Subject: Re: [boost] [string] proposal
From: Dean Michael Berris (mikhailberis_at_[hidden])
Date: 2011-01-29 10:14:25
On Sat, Jan 29, 2011 at 9:43 PM, David Bergman
> On Jan 29, 2011, at 7:33 AM, Dean Michael Berris wrote:
>> On Sat, Jan 29, 2011 at 8:06 PM, Artyom <artyomtnk_at_[hidden]> wrote:
>>> You know what...
>>> I'd really like your data structure if you were not
>>> calling it string but rather bytes chunk or immutable
>>> bytes array.
>>> What you are suggesting has noting to do with text,
>>> and I don't understand how do you fail to see this.
>> I don't know if you're not a native English speaker or whether you
>> just really think strings are just for text.
> First of all, in programming languages (at least the 20 or so that I master and in which I have developed software professionally), the notion of 'string' is that of text (and in some languages 'string' is nothing more than an alias for an array/vector of characters.)
> But your intention is to use your "string" for other types of elements, i.e., to be what is called a 'vector' in C++, albeit immutable. No?
I wonder where you got that notion. I framed the discussion around my
definition of `string` to be a sequence. In that context (in an
earlier post) I was basically saying "a string is a data structure for
holding things, [FOR EXAMPLE] a string of events, a string of
characters, ..." just to frame the definition properly and identify
that I was talking about a data structure.
I had no other intention of implementing a string of events, but
mostly that data structure is already there.
Lifting the notion of what a string is, is what I did.
And I explained it as well (I hate going meta on english like this,
but hey...) that it was a linguistic tool used to set the stage for a
discussion. It's more like "setting the basis from which your
arguments will be based on". I never though this would be such an
issue in presenting the idea of what a string *data structure* is.
> So, why are you complaining when Artyom actually wants you to call it exactly what you yourself *claim* it is.
> It is you who bring confusion by:
> 1. sometimes arguing that it is nothing but a byte sequence,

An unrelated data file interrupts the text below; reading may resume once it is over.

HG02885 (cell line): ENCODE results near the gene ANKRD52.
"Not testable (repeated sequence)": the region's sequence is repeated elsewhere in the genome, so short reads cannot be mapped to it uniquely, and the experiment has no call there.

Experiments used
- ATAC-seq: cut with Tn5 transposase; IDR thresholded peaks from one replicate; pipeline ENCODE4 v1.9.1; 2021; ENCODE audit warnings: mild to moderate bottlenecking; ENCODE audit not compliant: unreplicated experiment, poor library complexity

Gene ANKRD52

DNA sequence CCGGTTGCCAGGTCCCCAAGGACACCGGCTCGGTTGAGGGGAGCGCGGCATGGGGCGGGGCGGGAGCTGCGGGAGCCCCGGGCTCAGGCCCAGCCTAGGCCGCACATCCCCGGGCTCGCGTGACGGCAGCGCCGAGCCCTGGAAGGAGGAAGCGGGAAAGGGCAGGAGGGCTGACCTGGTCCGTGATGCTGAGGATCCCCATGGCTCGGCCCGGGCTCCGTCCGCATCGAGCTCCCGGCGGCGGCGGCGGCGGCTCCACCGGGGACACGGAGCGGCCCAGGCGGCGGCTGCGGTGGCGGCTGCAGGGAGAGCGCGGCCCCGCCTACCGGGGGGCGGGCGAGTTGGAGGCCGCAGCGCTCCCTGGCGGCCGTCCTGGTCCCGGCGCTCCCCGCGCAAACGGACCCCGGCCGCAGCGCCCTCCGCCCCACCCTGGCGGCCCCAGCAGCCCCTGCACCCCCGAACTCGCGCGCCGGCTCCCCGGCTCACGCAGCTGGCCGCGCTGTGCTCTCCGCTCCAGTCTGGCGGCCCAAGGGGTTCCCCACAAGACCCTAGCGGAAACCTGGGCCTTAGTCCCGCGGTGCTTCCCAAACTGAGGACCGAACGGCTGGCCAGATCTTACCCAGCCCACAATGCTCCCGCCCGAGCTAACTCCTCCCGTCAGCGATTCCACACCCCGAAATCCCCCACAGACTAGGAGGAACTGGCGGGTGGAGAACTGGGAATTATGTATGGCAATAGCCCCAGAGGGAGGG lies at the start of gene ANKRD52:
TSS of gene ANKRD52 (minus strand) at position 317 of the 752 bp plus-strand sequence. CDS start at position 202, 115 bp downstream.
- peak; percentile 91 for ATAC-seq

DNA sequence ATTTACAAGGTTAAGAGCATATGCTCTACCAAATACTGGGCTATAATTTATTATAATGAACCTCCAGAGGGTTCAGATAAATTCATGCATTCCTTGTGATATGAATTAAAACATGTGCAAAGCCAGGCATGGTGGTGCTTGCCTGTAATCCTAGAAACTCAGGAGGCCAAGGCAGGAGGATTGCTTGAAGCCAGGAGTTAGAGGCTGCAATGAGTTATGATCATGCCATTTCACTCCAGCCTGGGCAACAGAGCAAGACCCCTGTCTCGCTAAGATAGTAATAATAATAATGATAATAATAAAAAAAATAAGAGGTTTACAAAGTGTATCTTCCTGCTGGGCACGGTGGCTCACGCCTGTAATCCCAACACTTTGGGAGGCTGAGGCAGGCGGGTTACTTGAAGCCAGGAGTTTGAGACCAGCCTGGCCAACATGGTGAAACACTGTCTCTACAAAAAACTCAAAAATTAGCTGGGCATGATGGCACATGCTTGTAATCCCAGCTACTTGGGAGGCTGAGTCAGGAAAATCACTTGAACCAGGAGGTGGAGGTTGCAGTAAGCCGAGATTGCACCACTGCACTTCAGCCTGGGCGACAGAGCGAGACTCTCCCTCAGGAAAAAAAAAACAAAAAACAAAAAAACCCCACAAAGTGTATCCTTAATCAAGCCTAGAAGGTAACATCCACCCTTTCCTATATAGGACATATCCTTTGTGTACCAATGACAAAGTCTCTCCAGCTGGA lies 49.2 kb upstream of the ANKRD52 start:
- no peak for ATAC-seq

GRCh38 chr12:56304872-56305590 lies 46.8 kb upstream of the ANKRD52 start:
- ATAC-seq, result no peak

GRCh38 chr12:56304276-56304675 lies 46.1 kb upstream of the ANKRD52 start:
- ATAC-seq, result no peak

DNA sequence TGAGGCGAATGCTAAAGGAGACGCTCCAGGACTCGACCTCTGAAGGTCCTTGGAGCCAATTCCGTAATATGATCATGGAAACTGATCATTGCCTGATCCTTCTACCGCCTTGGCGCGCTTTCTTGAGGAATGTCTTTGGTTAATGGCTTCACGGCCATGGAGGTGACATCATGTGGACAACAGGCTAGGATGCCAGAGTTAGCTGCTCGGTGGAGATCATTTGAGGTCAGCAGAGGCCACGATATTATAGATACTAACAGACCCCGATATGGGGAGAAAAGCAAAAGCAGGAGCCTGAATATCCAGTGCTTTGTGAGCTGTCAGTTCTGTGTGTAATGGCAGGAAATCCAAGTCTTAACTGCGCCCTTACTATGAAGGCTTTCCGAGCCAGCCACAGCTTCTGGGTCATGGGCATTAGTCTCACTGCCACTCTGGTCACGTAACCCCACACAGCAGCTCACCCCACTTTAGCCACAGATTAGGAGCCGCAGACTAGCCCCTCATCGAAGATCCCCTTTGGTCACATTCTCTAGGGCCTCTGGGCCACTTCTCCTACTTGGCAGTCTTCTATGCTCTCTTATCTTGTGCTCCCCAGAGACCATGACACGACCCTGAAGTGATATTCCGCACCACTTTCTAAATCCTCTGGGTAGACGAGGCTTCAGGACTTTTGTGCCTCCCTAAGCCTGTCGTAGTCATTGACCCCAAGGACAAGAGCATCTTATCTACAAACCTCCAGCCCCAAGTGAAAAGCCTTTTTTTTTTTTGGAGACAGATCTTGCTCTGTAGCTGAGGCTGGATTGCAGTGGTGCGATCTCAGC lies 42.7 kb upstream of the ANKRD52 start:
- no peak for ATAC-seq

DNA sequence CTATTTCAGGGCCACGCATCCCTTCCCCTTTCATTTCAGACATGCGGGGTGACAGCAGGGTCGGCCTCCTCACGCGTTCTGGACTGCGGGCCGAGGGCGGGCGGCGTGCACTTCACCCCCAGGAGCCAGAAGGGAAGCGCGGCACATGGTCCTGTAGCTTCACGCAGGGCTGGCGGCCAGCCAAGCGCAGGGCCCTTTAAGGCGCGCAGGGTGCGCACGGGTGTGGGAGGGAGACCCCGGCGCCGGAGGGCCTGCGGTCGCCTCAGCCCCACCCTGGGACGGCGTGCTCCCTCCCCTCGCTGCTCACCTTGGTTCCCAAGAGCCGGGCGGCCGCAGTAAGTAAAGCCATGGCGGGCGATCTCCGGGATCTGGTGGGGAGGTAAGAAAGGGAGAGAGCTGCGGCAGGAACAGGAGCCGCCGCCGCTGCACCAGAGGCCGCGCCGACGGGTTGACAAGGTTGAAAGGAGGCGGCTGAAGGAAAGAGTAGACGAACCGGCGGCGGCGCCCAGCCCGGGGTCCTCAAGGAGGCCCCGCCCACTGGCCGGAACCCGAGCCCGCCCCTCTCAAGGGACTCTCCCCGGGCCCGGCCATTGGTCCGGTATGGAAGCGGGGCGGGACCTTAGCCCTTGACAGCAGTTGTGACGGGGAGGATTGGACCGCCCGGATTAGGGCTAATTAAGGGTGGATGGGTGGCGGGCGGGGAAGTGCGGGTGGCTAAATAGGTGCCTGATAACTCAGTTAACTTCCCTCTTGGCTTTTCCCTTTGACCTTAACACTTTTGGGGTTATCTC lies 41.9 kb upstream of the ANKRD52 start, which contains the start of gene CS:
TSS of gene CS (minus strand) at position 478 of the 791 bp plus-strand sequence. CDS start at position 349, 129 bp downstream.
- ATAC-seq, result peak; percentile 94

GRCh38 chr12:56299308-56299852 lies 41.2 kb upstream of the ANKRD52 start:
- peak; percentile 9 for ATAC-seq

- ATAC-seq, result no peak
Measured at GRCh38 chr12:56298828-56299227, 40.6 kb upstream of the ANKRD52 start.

> 2. sometimes arguing that *anything* can be stored in those sequences, and
> 3. sometimes talking about text and encodings - in the form of views - clearly indicating some very special use case for your byte sequence
> Can you please clarify *which* notion you are after with your "string" proposal? So we understand the exact use case(s) for it? Since we (at least Artyom and myself) have this preconceived notion of what a 'string' is in a programming language, no matter how esoteric that preconception might be...
A string, is something that contains data, is immutable, and on which
you can perform primitive operations on that define the whole "string
calculus" I refer to in the paper. It's like asking me to define what
a number is in math when it's just really a value that plays along a
set of concepts and within a certain set of rules.
I can describe to you the concept of a string -- and that is general
by design, so that we can talk about interfaces and all that
design-goodness jazz. What you can't make me do is say "a string is a
series of characters with an encoding" because that's not what
describes the *concept* of a string. Now a string is a data structure
in my mind and I'm trying my best to explain how that data structure
doesn't include an encoding.
Now the *view* mechanism is what allows for *interpreting the data in
a string (whatever that is)* and looking at it a certain way. An
encoding is something you apply to data to make it look like a certain